Montana’s Public Service Commission has temporarily suspended guaranteed rates for small solar projects at the request of NorthWestern Energy.
The rates, set by the PSC under the Public Utility Regulatory Policies Act (PURPA) of 1978, called for payments of $66/MWh that are passed through to rate payers. Developers will now need to negotiate with the utility for power purchase agreement rates on a case-by-case basis.
Green energy advocates said the ruling blindsided solar companies developing Montana projects under the PSC’s published terms, which hadn’t changed since 2012.
Despite the fact that a Montana Court in March upheld a PSC order denying a bid from NorthWestern Energy to reduce its avoided costs rates under PURPA, the PSC has issued an emergency order to suspend PURPA rates for all but six solar projects in the state.
Commissioner Roger Koopman, who voted in favor of the suspension, said solar developers are streaming into Montana to take advantage of the high rates.
"They look at Montana and they kind of flood in here thinking we can cut a really fat hog with this $66 rate, which is totally unfair to the rate payer and totally unfair to Montana businesses, totally unfair to Montana industries," he told Montana Public Radio.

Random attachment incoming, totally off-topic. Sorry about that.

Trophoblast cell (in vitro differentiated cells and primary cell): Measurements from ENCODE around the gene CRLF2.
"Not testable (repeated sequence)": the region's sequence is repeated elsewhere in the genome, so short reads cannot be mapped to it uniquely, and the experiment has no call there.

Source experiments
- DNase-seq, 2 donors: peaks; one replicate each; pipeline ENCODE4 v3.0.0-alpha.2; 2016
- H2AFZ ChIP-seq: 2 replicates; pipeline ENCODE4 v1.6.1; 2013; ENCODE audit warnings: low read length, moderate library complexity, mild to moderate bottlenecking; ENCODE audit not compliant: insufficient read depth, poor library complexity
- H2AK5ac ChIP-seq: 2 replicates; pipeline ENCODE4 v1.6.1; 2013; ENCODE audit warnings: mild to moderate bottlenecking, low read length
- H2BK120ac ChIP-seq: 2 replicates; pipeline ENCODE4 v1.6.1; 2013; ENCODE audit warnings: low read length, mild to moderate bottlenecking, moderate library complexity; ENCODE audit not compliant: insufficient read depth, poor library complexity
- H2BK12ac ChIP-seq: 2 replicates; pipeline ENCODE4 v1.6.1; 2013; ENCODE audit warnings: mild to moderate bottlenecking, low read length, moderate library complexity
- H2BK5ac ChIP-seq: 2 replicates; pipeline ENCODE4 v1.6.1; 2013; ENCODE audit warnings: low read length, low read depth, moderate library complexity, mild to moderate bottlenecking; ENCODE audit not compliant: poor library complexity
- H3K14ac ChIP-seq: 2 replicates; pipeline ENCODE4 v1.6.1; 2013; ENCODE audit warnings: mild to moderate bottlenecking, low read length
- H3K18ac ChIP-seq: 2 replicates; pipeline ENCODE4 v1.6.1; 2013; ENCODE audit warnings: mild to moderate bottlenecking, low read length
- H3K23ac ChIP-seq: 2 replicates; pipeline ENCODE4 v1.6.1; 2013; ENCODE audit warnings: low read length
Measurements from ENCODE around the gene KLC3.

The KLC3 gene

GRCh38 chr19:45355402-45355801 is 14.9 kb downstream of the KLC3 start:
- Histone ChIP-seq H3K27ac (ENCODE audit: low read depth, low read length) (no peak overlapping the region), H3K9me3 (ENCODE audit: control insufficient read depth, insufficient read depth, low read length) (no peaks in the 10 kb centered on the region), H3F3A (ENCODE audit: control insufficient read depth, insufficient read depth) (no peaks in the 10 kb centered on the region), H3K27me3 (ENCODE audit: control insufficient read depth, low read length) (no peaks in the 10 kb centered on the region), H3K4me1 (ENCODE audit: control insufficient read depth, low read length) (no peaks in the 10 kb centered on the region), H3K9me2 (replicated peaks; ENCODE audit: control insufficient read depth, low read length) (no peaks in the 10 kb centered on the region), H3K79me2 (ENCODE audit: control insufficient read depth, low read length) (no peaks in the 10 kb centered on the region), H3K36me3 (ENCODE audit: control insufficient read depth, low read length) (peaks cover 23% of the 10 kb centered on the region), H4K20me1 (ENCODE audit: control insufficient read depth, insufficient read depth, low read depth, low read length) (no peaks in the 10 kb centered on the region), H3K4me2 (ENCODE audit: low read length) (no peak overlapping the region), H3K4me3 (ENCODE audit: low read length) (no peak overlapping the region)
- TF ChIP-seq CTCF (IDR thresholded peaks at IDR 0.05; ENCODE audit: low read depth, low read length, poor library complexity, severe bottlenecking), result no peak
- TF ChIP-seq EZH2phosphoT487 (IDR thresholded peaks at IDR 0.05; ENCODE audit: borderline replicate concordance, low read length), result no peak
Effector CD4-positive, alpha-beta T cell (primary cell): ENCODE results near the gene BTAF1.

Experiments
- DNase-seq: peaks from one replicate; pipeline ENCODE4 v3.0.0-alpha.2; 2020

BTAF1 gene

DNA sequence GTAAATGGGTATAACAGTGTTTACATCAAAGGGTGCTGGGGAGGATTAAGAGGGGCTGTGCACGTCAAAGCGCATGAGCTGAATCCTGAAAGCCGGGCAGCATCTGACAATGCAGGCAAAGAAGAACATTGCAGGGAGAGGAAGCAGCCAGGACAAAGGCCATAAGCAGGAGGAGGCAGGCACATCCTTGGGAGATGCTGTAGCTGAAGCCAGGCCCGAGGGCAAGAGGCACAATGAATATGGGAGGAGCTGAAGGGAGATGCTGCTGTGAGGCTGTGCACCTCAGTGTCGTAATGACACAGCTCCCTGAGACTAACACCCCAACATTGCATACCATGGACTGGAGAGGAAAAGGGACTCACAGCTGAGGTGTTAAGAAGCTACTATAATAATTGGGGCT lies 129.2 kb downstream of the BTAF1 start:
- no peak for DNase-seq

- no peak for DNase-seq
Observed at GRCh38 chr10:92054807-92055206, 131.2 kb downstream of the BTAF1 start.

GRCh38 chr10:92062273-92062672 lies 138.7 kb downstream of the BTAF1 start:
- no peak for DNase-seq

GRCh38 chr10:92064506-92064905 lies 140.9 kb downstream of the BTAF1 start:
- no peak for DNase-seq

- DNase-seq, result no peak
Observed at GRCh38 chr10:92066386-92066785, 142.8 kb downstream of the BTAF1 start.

In May, NorthWestern said hook-up applications from solar companies unexpectedly surged. The utility says that since January 2015 there were 97 requests.
NorthWestern attorney John Alke told the PSC the utility had nine solar farms under contract, mostly with Cypress Creek Renewables of California. He said NorthWestern had also agreed to terms with North Carolina-based FLS Energy for 14 Montana projects to be built in the next 18 months, though it had not finalized the deals. Alke also said NorthWestern would also accept 21 projects from Pacific Northwest Solar of Oregon.
The PSC’s vote means small solar companies will now have to negotiate with NorthWestern on a case by case basis, until the commission establishes a new rate, to replace the old one.
Until then, Commissioner Travis Kavulla said NorthWestern’s starting bid for solar energy will likely be much less than the suspended rate, and that could prevent solar projects from moving forward.
Reforming PURPA has been a popular topic among many western U.S. utilities, particularly those owned by Warren Buffett's Berkshire Hathaway Energy. Its utilities have sought to shorten PURPA contracts in Utah, Idaho and Oregon, and introduced proposals in both the U.S. Senate and House in the past year.
Last August, Idaho regulators voted to reduce PURPA contracts from 20 years to two, and Utah regulators slimmed them to 15 years in January. BHE's federal proposals, however, were left out of a House energy bill currently under consideration in a conference committee with the Senate.